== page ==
8 Steps to Follow When Making an Action Plan to Quit Smoking

by Dr Antonio Howell, MD

in planning, quit smoking

Dr. Howell

One of the keys to quit smoking success is preparation. If you’re thinking about ditching the habit, you may benefit from creating an action plan. A quit plan keeps you more focused on your goal and helps you deal with the challenges that come your way. It also improves your chances of quitting smoking for good.

So how do you create a quit plan? Businessman-with-binoculars-sp-44303560Here are the steps to follow:

Pick a quit date.

Many smokers choose within two weeks to quit smoking. This is long enough to prepare for the big day. Avoid choosing the date when you will be busy, stressed or tempted to smoke (for example, a social gathering with friends). Using a marker, encircle your quit date on your calendar and place it somewhere where you will see every day.

Let your loved ones know you are quitting.

Quitting smoking is much easier when you are supported by the people around you, especially your family and friends. Tell your smoking buddies as well so they won’t light up or encourage you to smoke anymore.


List down your reasons for quitting.

Everyone has their own reasons for quitting smoking. You probably want to quit so you can reduce your health risks, save money, or improve your physical appearance. Post your list on your bedroom door and other areas where you can always see them and remind yourself. At times when you feel the urge to smoke, just read your list allowed. It really helps!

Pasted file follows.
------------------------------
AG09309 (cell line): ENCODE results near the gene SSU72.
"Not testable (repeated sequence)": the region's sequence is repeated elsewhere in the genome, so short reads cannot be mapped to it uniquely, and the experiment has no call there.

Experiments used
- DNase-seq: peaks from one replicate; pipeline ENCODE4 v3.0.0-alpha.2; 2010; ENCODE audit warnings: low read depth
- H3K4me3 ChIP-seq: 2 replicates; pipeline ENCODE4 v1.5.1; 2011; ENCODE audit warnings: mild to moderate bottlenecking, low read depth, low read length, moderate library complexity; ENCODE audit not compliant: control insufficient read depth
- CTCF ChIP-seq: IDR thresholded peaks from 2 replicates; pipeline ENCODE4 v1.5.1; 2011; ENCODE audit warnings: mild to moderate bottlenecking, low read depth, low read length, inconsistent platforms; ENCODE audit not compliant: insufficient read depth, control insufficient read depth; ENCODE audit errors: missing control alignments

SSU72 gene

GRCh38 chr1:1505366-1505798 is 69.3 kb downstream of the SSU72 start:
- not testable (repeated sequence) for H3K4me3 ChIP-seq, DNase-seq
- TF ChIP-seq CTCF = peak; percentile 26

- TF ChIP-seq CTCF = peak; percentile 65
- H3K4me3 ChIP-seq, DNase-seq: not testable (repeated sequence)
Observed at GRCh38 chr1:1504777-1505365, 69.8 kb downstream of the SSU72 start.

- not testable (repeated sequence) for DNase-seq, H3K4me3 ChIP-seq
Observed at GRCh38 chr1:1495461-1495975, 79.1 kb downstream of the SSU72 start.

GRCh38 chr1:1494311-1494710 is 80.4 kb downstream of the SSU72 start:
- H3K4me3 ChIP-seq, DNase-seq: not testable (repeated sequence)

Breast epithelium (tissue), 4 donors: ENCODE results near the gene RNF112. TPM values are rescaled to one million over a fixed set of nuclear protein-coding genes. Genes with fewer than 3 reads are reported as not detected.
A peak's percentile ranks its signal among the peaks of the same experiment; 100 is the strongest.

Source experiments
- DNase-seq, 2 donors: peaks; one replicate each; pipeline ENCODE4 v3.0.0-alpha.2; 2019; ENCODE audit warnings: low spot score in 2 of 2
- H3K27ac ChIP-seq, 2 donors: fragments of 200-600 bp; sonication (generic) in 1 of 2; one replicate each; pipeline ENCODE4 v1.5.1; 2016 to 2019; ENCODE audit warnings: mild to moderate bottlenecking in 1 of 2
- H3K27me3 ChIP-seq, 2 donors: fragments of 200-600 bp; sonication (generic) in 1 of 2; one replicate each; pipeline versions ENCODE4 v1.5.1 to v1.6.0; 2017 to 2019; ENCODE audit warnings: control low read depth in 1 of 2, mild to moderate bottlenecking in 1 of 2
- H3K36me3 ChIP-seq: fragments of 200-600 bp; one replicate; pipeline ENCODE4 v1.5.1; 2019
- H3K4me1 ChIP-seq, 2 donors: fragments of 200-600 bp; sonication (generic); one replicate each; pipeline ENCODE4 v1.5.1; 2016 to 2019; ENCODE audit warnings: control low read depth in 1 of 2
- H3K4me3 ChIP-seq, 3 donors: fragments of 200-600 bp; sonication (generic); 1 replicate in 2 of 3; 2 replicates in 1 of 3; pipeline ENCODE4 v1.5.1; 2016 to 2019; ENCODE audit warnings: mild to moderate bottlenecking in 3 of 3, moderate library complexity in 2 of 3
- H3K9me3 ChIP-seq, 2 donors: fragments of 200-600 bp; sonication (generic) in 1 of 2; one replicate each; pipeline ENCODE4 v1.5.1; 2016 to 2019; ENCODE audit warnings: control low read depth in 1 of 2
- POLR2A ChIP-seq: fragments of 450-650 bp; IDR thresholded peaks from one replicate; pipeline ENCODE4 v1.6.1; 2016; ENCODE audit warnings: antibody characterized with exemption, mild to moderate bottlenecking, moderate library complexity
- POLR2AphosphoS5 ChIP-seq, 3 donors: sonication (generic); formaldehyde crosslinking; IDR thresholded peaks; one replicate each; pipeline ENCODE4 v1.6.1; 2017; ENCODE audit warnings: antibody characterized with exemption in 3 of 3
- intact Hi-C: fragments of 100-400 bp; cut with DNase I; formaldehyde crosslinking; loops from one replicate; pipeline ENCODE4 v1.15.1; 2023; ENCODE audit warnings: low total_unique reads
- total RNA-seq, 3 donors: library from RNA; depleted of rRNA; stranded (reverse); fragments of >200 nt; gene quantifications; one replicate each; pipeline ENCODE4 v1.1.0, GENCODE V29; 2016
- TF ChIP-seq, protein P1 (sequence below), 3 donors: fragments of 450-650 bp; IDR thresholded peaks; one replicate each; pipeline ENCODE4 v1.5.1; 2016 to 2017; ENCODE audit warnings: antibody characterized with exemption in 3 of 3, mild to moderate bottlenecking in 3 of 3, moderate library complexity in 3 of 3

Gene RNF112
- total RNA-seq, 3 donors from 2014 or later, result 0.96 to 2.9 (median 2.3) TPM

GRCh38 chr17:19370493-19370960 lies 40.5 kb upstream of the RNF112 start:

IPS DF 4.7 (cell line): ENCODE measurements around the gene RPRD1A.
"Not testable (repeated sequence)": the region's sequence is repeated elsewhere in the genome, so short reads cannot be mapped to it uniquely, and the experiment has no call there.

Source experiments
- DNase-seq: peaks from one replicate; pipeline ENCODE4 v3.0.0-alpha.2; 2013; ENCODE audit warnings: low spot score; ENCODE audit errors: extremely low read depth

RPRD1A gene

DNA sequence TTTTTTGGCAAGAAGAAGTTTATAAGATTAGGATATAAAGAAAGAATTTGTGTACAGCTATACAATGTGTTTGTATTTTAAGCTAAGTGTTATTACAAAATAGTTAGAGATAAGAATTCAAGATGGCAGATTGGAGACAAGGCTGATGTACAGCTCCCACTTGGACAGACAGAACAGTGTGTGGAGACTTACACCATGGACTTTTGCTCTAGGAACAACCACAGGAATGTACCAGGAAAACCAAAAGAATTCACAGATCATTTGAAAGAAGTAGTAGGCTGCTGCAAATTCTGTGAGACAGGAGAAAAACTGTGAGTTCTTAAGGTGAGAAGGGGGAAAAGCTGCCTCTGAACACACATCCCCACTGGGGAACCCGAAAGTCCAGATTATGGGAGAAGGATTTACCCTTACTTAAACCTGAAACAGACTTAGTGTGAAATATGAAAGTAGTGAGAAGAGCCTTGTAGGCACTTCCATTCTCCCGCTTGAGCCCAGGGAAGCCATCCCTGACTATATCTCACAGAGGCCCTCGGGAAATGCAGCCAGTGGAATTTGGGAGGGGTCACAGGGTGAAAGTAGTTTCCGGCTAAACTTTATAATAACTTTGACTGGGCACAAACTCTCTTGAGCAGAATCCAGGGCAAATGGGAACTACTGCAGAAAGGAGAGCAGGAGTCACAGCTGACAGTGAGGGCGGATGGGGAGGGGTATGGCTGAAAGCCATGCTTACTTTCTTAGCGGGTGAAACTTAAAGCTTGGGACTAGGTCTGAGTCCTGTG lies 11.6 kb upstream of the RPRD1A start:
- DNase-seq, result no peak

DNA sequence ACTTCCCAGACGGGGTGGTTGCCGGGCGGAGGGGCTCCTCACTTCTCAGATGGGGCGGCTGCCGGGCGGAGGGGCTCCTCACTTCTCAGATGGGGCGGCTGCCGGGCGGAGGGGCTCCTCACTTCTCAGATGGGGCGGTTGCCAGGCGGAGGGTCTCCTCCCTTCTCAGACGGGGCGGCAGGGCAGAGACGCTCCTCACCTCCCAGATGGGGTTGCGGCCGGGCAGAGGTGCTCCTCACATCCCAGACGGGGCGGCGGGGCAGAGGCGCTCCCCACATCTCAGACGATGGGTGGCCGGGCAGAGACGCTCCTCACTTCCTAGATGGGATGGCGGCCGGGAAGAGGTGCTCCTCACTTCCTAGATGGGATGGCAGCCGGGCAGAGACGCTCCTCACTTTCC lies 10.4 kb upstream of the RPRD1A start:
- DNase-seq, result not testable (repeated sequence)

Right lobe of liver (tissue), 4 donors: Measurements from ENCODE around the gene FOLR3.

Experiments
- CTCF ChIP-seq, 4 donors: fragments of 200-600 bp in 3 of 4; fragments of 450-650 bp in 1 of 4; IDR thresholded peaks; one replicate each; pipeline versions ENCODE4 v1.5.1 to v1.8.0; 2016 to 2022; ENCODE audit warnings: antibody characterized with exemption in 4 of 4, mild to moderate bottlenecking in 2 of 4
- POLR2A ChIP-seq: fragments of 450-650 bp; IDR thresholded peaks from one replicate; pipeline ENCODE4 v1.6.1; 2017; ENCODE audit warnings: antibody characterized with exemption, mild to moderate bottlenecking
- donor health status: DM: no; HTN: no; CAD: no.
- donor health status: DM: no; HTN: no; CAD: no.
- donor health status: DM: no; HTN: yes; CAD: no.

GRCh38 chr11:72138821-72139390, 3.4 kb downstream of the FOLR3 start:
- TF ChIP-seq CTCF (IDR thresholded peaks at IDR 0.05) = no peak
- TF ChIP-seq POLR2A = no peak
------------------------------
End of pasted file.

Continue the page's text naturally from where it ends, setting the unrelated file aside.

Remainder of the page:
Know your enemies.

DID YOU KNOW?
Quitting smoking is much easier when you are supported by the people around you, especially your family and friends.


Certain activities and emotions (such as stress and anxiety) can trigger you to smoke. Know what they are so you can find ways to avoid them.

Learn some coping strategies.

Among the most effective are deep breathing, relaxation and meditation. Keeping your stress levels low can greatly help you ward off nicotine cravings.

Consider using a quit method.

There are prescription drugs as well as over-the-counter medications that can counter the effects of nicotine withdrawal in your body. Remember that the symptoms of smoking cessation will get weaker every day that you are smoke-free.

Find quit smoking resources.

Quitting smoking is hardest during the first two weeks. Learn about the support programs available in your area, or probably online. You will find plenty of them. They include quit smoking hotlines, support groups, counseling centers, and more.


Don’t forget to reward yourself.

You deserve it! Celebrate milestones, such as one day of smoke-free, two weeks of smoke-free, and one month of smoke-free. Pamper yourself by shopping for new clothes, going to the salon for a new hairstyle or to the spa for a relaxing massage and body treatments.  You should be proud of being able to ditch the habit. Not everyone who attempts to quit succeed. If you fail, don’t give up. Try again. List down the reasons why you fail and develop another action plan, with focus on dealing with your quit issues.


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